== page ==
Cognitive Diversity Makes Business Sense.

Vinci Rufus
3 min readSep 21, 2017


For over 30 years NASA had been working on trying to predict solar particle storms in order to protect their astronauts from its harmful effects. They went ahead and posted the problem on InnoCentive’s website, a platform for crowd sourced innovation. Within weeks of posting it, a retired telecommunications engineer, with no expertise in space research or astrophysics, came up with an algorithm that was able to accurately predict solar storms.

More often than not, solutions to very complex looking problems come from people remotely associated with it, and that’s why cognitive diversity is so important in today’s rapidly changing world.

Cognitive diversity is all about bringing together people with different minds and thoughts. Any form of diversity that you bring to your workplace, be it gender, race, or demographic, directly contributes to your organization’s cognitive diversity. The phrase “great minds think alike” can turn out to be an act of folly in today’s world.

Large companies clearly understand the importance of cognitive diversity. For example, after Arthur Sadoun took over as the CEO of Publicis Groupe, one of the programs he is aggressively driving is called Marcel, an AI based platform that aims to tap into the rich & diverse talent pool of 80,000 employees across 200 disciplines.

In today’s world the emphasis is on how creatively we are able to strategize and solve problems; it’s no longer about putting in more money or muscle. And cognitive diversity is key to any creative solutioning.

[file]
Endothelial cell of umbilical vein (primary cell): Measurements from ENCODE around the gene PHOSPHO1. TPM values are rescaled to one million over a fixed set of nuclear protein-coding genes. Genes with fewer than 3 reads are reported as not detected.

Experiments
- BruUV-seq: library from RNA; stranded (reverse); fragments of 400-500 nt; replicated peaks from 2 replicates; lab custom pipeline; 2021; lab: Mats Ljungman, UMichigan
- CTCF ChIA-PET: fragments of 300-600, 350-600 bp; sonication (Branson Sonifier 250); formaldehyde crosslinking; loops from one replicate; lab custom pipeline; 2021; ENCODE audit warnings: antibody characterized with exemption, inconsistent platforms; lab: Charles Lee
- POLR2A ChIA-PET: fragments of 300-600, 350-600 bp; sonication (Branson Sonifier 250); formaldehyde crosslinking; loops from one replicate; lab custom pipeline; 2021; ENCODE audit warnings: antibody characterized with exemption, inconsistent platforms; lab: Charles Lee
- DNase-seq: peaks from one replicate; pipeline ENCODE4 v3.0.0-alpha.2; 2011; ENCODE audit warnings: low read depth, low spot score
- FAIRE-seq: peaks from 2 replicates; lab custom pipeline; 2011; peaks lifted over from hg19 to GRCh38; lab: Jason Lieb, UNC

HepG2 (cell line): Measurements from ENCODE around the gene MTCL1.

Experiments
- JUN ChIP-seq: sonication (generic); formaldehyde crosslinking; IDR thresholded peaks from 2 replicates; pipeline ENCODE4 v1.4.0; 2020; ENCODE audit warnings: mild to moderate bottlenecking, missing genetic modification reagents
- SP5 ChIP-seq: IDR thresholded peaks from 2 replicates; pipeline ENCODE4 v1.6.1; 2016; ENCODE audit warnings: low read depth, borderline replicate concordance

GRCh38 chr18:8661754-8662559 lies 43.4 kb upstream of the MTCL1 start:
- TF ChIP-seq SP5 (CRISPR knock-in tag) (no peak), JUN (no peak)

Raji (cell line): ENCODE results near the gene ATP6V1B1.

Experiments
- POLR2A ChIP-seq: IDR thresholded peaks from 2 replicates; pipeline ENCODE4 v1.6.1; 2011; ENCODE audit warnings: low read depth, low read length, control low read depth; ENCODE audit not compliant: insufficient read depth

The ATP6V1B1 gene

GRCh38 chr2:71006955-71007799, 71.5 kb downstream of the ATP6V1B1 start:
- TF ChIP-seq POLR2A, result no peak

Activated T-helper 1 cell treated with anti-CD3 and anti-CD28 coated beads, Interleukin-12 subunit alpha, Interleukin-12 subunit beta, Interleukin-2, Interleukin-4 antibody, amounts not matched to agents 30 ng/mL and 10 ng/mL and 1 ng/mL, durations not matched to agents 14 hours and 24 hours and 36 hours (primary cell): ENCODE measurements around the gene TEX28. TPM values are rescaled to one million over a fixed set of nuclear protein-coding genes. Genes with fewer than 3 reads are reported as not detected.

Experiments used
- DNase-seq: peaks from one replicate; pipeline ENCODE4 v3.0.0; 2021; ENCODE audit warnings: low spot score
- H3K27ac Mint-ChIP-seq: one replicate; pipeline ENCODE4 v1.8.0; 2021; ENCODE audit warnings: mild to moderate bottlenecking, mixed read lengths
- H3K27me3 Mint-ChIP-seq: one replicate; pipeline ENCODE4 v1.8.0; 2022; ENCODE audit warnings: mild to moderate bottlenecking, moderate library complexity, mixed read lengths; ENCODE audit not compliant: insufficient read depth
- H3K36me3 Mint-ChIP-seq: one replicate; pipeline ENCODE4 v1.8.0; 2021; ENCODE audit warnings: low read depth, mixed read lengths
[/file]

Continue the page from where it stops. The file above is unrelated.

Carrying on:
Advertising agencies & sales teams have long known the benefits of cognitive diversity. If you’ve been at one, you know how meticulously they put together a solution team with the right cognitive mix that can pitch to a client or come up with the most innovative and creative solutions to the client’s problem.

Cognitive diversity is also important as companies scramble to make their workplaces more open and inviting to the millennials and centennials, who very soon will constitute the biggest section of any organization’s workforce. Both millennials and centennials have grown up in environments where diversity of thoughts & actions is celebrated and the need to stand out in the crowd and make an impact is high. They will struggle to fit into a workplace where everybody is expected to think and behave in a certain way.

Under the pretext of cultural fitment, many hiring managers have knowingly or unknowingly hampered induction of individuals with different ways of thinking into their organization. While culture is important to every organization, having a culture that encourages cognitive diversity is now equally important.

As companies embark on the journey of hiring people with diverse thoughts, it will soon become evident that they will need to re-think the ways of how they manage and promote such people. A normalized scale may not be the right way to measure and compare an individual’s performance and growth. Managers leading such diverse teams will also need to learn how to handle and channelize such differences in thoughts and opinions into constructive actions.

We are now aggressively moving towards a world wherein a major chunk of the work we do and the decisions we make will be aided by Artificial Intelligence and Deep Learning machines. The ability to teach these machines effectively and ensure they have a ‘holistic’ learning will solely depend on a team that’s as cognitively diverse as possible.



Vinci Rufus

Sr. Director eXperience Technologies SapientRazorfish. Google Developer Expert. Author of AngularJS Web Applications Development Blueprints